Women get a red hat in new novel by veteran Vatican journalist

Women get a red hat in new novel by veteran Vatican journalist

In this Friday, Feb. 1, 2019 file photo, Lucetta Scaraffia, editor in chief of "Women Church World" a monthly magazine distributed alongside the Vatican newspaper L'Osservatore Romano, talks to journalists during an interview in Rome. (Credit: Gregorio Borgia/AP.)

Italian journalist Lucetta Scaraffia, the former editor of a monthly women’s insert for the Vatican newspaper, has published a new novel highlighting women’s role in the Catholic Church and which features a woman cardinal as one of the main protagonists.

ROME – Italian journalist Lucetta Scaraffia, the former editor of a monthly women’s insert for the Vatican newspaper, has published a new novel highlighting women’s role in the Catholic Church and which features a woman cardinal as one of the main protagonists.

“Today the problem of women is one of the most serious and urgent in the Church,” Scaraffia told Crux in an interview, adding that she chose to write a novel because, “you can say things that are more difficult to convey in books and articles.”

Scaraffia launched the “Women Church World” supplement to the Vatican’s newspaper, L’Osservatore Romano, in 2012, however, she and 10 other members of the editorial board resigned in 2019, complaining of a loss of autonomy.

Earlier this year she published a new novel called, La Donna Cardinale, or “The Woman Cardinal,” which recounts the story of Pope Ignatius, a native of Guatemala, who after his election faces the opposition of a curia hostile to his efforts to reform the so-called Vatican Bank.

As curial officials plot the pope’s death, Ignatius names a woman as the Vatican’s Secretary of State and makes her a cardinal in order to seal the vision of his reform. He is also assisted by nuns who overhear the plots to overthrow the pope, which are often made at dinners the nuns serve.

Scaraffia stressed that her novel is not advocating for women priests but is rather aimed at showing the importance of women’s participation in Church leadership.

“I have never been in favor of the women’s priesthood, which to me seems like a further step toward the clericalization of the Church,” she said, insisting that women “must be listened to and must participate in governing the Church as laity.”

Up to the publication of the 1917 version of the Code of Canon law, which stated that only priests or bishops could be named cardinals, laity were also allowed a red hat, she said, adding that offering the crimson biretta to women could provide them “a dignity equal to that of men and managerial roles.”

Scaraffia, widely viewed as one of the most influential women when it comes to Vatican affairs, has long spoken out on women’s issues in Catholicism, however, she said her time overseeing “Women Church World” gave her a closer look at the reality that women religious, in particular, face.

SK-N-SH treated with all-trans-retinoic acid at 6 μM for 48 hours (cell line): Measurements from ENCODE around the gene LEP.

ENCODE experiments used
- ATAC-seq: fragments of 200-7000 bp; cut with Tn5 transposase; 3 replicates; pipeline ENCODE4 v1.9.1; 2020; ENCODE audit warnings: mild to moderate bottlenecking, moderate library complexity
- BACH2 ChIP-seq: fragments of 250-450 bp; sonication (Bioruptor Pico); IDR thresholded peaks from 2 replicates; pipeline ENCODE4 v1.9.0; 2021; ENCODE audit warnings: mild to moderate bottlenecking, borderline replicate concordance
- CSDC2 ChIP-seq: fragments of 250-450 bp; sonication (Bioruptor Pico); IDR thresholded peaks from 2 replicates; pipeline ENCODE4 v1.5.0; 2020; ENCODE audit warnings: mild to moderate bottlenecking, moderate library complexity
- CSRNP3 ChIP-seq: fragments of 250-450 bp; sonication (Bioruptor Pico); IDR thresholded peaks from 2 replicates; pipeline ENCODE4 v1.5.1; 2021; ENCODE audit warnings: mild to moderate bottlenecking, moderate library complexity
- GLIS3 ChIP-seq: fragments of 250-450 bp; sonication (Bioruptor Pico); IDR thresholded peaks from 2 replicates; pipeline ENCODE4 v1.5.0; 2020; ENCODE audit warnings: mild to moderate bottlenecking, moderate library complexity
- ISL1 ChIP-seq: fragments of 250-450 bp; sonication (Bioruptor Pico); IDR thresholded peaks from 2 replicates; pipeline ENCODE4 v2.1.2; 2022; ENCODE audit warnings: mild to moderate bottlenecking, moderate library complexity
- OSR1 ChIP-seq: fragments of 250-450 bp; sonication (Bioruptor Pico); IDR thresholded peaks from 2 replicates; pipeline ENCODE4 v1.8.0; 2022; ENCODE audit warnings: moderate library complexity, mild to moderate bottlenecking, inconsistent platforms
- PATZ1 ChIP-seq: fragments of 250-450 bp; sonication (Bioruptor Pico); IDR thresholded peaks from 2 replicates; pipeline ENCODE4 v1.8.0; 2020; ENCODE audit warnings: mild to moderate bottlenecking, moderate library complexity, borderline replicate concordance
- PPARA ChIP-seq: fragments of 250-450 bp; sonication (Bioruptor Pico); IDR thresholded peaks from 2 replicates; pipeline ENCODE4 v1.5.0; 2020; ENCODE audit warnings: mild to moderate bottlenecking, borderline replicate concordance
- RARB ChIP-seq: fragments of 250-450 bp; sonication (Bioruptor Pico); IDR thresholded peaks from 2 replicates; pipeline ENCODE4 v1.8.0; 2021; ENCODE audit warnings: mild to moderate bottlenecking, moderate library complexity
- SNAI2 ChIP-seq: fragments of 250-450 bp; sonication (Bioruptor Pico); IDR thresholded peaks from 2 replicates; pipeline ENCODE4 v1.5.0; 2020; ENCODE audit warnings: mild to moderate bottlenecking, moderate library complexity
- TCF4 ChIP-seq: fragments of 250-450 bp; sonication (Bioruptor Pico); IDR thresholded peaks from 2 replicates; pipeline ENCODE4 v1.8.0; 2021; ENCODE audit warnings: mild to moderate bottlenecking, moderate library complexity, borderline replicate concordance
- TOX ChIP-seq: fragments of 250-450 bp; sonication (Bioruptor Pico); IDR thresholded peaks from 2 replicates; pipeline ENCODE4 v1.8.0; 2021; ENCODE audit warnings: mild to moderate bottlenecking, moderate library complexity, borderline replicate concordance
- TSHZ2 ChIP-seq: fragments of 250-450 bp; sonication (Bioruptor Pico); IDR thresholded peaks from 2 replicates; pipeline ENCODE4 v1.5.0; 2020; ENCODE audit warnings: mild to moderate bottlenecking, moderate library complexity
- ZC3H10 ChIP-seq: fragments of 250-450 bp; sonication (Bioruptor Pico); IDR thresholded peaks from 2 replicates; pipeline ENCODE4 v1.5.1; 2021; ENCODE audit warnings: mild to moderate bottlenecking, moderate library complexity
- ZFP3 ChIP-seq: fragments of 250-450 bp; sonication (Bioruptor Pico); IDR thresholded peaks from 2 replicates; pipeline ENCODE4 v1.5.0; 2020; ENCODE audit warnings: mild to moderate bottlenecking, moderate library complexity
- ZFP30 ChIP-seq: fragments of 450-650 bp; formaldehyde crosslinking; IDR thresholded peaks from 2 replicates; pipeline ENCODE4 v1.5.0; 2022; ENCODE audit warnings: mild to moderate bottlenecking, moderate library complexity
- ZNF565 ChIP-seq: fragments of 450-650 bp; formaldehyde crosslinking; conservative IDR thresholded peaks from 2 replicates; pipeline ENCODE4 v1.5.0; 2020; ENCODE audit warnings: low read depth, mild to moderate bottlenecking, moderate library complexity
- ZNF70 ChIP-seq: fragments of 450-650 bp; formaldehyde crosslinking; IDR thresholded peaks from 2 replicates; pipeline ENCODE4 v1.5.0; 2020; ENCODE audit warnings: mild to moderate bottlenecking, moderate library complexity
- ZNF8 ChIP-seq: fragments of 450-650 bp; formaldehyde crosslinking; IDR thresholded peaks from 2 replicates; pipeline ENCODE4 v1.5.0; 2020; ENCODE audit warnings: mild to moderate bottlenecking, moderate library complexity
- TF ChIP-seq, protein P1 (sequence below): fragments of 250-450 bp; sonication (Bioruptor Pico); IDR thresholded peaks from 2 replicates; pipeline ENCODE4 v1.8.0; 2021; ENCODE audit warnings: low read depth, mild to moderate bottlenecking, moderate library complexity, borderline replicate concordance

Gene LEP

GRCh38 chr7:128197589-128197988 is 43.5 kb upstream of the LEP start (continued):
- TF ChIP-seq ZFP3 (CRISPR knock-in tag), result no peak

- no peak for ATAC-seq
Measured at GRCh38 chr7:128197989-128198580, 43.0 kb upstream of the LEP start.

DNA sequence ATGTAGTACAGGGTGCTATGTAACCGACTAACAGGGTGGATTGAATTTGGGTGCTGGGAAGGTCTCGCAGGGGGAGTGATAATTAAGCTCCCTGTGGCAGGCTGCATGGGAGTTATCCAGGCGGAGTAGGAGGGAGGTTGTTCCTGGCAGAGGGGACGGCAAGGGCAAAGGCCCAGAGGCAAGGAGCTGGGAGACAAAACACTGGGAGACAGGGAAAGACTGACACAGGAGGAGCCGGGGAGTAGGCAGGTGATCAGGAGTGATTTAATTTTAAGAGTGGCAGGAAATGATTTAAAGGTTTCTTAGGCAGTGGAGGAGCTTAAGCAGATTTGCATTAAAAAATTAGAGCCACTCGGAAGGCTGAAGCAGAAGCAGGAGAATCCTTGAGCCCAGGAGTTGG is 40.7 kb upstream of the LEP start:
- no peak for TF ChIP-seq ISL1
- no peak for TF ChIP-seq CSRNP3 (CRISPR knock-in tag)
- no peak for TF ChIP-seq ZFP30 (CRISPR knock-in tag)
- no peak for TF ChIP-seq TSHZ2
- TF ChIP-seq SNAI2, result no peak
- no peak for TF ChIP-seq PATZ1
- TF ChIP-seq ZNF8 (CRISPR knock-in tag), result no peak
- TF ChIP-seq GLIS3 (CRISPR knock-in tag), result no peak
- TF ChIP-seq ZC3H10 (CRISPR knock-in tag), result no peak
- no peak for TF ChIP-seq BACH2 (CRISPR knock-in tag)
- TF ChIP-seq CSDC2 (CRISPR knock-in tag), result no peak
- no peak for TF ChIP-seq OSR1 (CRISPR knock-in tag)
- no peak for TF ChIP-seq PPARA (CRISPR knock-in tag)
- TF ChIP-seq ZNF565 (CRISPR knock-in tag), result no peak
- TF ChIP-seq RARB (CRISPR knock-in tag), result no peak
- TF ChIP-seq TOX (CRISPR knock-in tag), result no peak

“I discovered the reality of the sisters, a fascinating reality of intense lives, strongly committed to evangelization and capable of a creativity and courage that are rarely revealed in male religious,” she said. “But I also discovered their humiliating conditions, such as their lives as women of service – even religious with doctoral degrees or rich pastoral experience.”

Many of these women religious, she said, were also victims of sexual abuse, and oftentimes the abuse was followed by an abortion.

“It is precisely due to the abortions commissioned and paid for by clergy that this scourge of abuse is even more hidden and neglected than the abuse of minors,” she said, but acknowledged that things are changing, and that across the world, more women religious are coming forward with complaints when they have been abused.

One important step Scaraffia said has benefitted all women, and not just women religious, was Pope Francis’s decision in 2015 for his Jubilee of Mercy to allow all priests to absolve the sin of abortion.

Prior to that edict, abortion had been considered a “reserved sin,” which could only be absolved by a bishop, or a priest whom the bishop had designated.

Although it will never be known how many women came forward to confess having had an abortion after Francis changed the norm, Scaraffia insisted that “in the life of the Church symbolic matters count a lot.”

The symbolic value of this move, she said, is that “women are no longer reported as potential sinners even more guilty than a murderer, who has always been able to confess to any priest. And this is very important for all women.”

She also advocated for allowing women to have a stronger voice during Synods of Bishops, but said the main impediments currently preventing women from fully participating in the life of the Church “are above all linked to customs, to a traditional mentality that must be overcome.”

As an example, she noted that there is no rule preventing women from being named members of the pope’s “senate,” or his Council of Cardinals advising him on Church reform and governance.

In her view, Scaraffia said the presidents of international religious organizations “could and should participate; competent and responsible women elected by women religious themselves. Why has no one thought about us?”

Follow Elise Ann Allen on Twitter: @eliseannallen

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